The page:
The $22 billion State Employees’ Credit Union of Raleigh, N.C. said Thursday it looks forward to “showcasing all we’ve been doing for consumers” now that it is the first state-chartered CU to formally come under regulatory purview of the new Consumer Financial Protection Bureau.
In action taken this week, the CFPB, created by last year’s Dodd-Frank Act, signed the first “memorandum of understanding” between a state CU regulator on regulation coordination and information sharing.
SECU is the only state-chartered CU that falls under Dodd-Frank rules directly covering CUs above $10 billion in assets. On the federal side, the $41 billion Navy FCU and the $14 billion Pentagon FCU are also in that category.
“We’re delighted to put forward all of our consumer-friendly initiatives on overdrafts, on NSF, text alerts, payday alternatives and so we see this very much as a positive,” said Leigh Brady, senior vice president of information services at the North Carolina CU.
In a ceremony Wednesday, Elizabeth Warren, head of the CFPB, and North Carolina Administrator of Credit Unions Jerrie Jay signed the first MOU dealing with agency coordination on SECU.
The CFPB was given exclusive authority by the Dodd-Frank Act to examine $10 billion CUs and banks and all nondepository institutions regardless of size for consumer protection compliance. The agency must coordinate its exam schedule with NCUA or state regulators and on that score the National Association of State Credit Union Supervisors said it has been working with the agency.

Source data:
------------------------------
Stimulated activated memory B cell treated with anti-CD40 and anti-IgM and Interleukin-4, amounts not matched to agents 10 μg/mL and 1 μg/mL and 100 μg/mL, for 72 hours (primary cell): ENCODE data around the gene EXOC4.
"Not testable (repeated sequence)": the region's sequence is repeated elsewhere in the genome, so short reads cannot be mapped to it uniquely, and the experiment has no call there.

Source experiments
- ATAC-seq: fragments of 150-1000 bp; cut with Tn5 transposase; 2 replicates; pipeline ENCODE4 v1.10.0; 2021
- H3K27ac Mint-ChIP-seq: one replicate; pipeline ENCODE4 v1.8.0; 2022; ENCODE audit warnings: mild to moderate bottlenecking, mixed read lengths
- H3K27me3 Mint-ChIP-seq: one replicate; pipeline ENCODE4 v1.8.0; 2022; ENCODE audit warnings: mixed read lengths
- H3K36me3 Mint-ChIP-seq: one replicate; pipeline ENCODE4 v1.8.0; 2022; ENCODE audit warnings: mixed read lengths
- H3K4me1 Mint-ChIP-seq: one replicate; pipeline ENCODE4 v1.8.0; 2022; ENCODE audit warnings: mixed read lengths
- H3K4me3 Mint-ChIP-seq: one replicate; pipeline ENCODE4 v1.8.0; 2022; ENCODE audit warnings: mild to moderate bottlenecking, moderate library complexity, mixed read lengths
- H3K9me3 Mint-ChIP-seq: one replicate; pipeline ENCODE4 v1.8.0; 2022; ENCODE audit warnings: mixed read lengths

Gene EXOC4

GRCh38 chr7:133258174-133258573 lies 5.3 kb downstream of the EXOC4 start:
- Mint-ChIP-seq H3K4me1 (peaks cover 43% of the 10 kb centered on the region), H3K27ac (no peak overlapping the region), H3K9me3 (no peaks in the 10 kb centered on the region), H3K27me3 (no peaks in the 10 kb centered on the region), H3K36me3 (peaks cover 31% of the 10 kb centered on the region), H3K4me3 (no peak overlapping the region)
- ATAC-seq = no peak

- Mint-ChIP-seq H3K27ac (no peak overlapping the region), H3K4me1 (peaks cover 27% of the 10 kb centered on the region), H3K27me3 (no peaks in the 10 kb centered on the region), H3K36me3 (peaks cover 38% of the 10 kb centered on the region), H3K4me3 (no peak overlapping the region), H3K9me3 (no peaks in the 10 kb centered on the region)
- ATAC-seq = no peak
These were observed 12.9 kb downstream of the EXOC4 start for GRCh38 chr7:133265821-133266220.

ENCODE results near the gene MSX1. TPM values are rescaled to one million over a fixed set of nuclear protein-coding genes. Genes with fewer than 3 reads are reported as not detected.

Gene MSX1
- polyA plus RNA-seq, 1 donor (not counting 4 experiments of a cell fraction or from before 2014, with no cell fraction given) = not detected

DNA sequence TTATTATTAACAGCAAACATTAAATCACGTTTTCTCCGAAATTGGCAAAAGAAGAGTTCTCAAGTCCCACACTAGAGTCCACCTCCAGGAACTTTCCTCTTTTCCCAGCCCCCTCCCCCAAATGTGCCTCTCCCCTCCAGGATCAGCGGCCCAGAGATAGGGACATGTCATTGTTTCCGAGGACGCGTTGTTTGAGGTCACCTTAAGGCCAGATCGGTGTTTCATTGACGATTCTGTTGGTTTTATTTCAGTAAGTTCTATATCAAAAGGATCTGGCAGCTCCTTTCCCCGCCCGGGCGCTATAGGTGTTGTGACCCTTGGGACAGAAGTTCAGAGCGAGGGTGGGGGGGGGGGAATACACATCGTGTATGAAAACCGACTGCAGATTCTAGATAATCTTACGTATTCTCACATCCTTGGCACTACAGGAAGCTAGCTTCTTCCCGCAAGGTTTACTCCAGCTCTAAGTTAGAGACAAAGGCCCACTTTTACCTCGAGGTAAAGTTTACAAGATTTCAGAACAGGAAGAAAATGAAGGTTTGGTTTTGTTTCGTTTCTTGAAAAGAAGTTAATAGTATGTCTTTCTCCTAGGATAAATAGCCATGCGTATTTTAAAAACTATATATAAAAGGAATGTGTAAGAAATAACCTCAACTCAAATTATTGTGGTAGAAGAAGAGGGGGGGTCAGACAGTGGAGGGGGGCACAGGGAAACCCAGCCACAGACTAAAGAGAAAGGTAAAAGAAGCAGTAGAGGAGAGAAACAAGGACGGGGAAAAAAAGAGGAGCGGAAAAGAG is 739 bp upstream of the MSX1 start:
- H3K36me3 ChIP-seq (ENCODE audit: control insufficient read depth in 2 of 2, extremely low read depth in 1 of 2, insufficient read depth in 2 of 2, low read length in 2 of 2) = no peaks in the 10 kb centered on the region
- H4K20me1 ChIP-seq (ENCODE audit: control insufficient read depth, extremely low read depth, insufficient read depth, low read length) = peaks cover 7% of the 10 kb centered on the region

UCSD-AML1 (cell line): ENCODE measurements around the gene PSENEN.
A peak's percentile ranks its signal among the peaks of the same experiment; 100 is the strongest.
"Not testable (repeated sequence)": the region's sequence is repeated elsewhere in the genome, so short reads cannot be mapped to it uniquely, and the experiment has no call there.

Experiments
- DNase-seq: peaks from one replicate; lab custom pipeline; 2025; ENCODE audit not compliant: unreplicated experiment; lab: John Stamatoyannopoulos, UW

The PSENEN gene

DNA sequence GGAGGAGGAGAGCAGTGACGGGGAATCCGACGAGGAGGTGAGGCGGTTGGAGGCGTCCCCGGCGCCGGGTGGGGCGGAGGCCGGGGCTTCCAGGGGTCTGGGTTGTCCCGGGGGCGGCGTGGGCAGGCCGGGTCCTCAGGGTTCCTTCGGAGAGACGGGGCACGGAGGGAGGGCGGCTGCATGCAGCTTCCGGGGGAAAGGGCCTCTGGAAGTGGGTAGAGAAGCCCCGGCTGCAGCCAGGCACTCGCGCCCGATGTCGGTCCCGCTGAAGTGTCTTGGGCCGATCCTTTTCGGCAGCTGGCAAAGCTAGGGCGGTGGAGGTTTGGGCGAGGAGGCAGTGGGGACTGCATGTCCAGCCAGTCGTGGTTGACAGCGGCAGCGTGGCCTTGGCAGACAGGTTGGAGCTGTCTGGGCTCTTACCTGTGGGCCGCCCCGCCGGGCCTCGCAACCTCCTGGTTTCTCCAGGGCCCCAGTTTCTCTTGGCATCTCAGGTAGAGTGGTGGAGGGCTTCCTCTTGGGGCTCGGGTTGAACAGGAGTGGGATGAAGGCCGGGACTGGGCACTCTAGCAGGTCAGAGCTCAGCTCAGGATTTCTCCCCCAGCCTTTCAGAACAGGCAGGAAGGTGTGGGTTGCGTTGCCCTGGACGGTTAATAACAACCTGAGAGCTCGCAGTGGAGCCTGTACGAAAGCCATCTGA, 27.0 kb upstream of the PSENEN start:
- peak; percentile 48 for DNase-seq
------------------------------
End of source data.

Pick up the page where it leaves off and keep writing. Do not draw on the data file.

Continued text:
Also involved more recently has been the National Conference of State Bank Supervisors to chart future CFPB regulation on state banks.
The agency, set to get fully under way by July, has been in the midst of hiring staff, with one report stating that the agency will have 1,000 employees.
On Tuesday in an address before CUNA’s GAC meeting, Warren said the agency will be an ally to CUs and that the bureau will work with CUs “from the beginning.”
CUNA officials have pointed out that the $10 billion cutoff doesn't mean that other CUs will be hands-off to the bureau. Indeed, said CUNA, CFPB will have access to all examination reports, regardless of a credit union’s size or charter, so CUs can expect “more consistent and detailed consumer protection exams by their federal and state regulators.”